Pen as a Weapon

Published: 20th October 2015 06:56 AM  |   Last Updated: 20th October 2015 06:56 AM   |  A+A-

weapon.jpgIt started as a hobby and now she has a book to her credit. Avantika Debnath’s first book, ‘Bridal Pyre – Nainam Dahati Pawakah’, is based on real stories from real women of their pain and suffering. She calls her pen a weapon that she uses to fight the evil around her. The 30-year-old shares her top five reads

An Inspiration

weapon1.jpgFirst will be ‘Khaled Hossieni’s A Thousand Splendid Suns’. It opens my eyes to the sad fact that misogyny and tyranny has no culture, no religion and no geography. Again, it accounts that only a woman with determination can grow strong enough to protest the subjugation can bring about a change in her life and to that of others. This is the very idea that resonates with my book, ‘The Bridal Pyre’.

Sync in thoughts

weapon2.jpgI have been an avid Eric Segal fan since school days, and among all his works, ‘Doctors’ remains to be my favourite. There are a myriad reasons why this book appeals to me, but the significant one is the masterful dealing of euthanasia. I am not sure where this practice stands on the ethical grounds, but my thoughts at times echo the idea of bringing an end to a suffering that will never get better but only worse with time.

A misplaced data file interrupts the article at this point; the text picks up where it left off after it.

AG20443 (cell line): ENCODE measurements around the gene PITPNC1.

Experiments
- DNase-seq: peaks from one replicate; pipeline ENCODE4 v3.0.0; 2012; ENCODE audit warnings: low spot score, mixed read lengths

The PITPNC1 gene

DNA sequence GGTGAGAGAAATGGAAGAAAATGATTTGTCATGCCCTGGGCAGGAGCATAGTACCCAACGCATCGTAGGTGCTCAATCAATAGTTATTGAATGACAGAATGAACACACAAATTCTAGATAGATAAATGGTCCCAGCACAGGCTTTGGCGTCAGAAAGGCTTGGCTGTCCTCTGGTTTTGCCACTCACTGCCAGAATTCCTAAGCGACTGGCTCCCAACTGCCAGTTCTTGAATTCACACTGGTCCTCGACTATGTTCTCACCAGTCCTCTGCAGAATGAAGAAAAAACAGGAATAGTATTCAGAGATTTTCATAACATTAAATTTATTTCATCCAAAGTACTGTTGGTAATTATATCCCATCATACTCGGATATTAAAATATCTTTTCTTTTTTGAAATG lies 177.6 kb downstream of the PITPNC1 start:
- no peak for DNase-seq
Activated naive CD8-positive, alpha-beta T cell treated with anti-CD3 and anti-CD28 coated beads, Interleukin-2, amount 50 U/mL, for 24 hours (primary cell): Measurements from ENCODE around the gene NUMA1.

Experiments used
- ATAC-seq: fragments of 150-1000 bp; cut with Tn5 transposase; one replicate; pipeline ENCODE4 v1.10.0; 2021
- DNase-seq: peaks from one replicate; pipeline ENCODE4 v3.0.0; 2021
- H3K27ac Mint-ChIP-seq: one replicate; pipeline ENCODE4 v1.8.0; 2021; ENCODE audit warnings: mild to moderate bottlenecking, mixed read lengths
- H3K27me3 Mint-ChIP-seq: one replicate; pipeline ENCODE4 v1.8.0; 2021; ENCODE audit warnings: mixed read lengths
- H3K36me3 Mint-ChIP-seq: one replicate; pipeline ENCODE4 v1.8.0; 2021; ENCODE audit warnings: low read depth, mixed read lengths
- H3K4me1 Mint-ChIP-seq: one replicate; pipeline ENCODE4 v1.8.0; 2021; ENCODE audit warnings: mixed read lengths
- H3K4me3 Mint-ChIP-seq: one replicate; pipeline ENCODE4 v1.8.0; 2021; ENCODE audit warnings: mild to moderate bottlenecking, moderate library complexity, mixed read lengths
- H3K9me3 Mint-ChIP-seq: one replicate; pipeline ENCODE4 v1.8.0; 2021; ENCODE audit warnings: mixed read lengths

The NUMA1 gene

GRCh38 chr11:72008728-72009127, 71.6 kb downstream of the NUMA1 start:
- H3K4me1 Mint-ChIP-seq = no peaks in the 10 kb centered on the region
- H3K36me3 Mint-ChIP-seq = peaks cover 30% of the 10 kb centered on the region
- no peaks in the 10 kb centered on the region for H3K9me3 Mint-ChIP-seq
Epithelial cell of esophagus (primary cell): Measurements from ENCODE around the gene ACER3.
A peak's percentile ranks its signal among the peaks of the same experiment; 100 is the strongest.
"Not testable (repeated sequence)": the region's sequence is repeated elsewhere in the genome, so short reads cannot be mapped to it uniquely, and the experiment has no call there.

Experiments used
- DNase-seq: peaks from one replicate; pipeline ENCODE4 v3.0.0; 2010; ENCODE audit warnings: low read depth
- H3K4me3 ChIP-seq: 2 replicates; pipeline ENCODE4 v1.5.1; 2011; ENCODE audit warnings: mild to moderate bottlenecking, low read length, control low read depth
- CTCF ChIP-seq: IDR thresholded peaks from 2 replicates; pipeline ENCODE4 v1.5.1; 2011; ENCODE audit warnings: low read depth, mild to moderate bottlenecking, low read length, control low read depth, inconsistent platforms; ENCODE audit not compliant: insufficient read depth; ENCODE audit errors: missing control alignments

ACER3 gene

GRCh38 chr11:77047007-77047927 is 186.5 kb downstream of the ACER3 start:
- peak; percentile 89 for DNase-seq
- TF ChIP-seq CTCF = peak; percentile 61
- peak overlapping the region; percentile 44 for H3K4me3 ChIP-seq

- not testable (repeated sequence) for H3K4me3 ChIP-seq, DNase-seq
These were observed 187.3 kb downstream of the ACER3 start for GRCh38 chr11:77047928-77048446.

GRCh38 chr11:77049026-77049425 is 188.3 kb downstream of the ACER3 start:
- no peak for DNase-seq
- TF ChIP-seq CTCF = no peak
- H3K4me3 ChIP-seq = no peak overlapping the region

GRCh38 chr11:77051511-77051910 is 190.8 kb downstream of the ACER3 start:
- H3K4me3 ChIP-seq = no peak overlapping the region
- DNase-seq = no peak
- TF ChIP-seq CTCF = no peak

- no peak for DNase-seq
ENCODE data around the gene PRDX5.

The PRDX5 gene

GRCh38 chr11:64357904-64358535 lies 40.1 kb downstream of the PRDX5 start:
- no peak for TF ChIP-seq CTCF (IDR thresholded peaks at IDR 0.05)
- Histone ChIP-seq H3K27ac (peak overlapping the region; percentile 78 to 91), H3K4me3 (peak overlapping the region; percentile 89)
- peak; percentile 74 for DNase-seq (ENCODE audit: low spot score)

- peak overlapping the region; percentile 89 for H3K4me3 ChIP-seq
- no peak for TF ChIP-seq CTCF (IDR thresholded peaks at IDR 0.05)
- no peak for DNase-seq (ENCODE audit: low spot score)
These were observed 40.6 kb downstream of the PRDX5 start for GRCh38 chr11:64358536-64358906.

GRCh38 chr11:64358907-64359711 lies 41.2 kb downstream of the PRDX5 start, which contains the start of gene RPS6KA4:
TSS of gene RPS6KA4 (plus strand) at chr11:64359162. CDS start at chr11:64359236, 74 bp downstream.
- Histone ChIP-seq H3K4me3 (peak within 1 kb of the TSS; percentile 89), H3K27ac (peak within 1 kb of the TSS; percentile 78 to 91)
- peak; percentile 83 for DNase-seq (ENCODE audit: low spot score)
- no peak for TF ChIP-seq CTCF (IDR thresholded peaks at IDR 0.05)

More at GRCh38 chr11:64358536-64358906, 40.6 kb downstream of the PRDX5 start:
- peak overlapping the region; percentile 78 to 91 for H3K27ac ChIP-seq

weapon3.jpgPaulo Coelho’s chronicle of a Brazilian prostitute’s life in ‘Eleven Minutes’ pushed me to read it more than once. Wandering in search of love and in the process letting it decay oneself is a common manifestation. The entire plot has a pensive note being played at the backdrop, and that is what glues me to it.

Brilliant Story

weapon4.jpgNext on in my list has to be ‘The Lowland’ by Jhumpa Lahiri. The striking aspect of this book is that it has four protagonists and the author has done justice to all of them, even the one who dies just as the story begins to unfold itself. The beauty of the book lies in the way the lives of these four characters are independent  and yet intertwined. The third dimension of the book is the foreground of naxal activities in 1970s Calcutta. Someone only with the caliber of Jhumpa Lahiri could have woven a story this brilliantly.

Love is...

I am not a sucker for romantic novels and I will never write a ‘boy-meets-girl’ story. But  The Fault in Our Stars by John Green educed me to tears. I was under a spell for about a week. If love has to be, it has to be the way it was between Augustus Waters and Hazel Grace Lancaster. Love doesn’t need width, it needs to be deep. The book is replete with quotes which are philosophical and so pragmatic at the same time. This book is my Romeo-Juliet, honestly. My benchmark for love.

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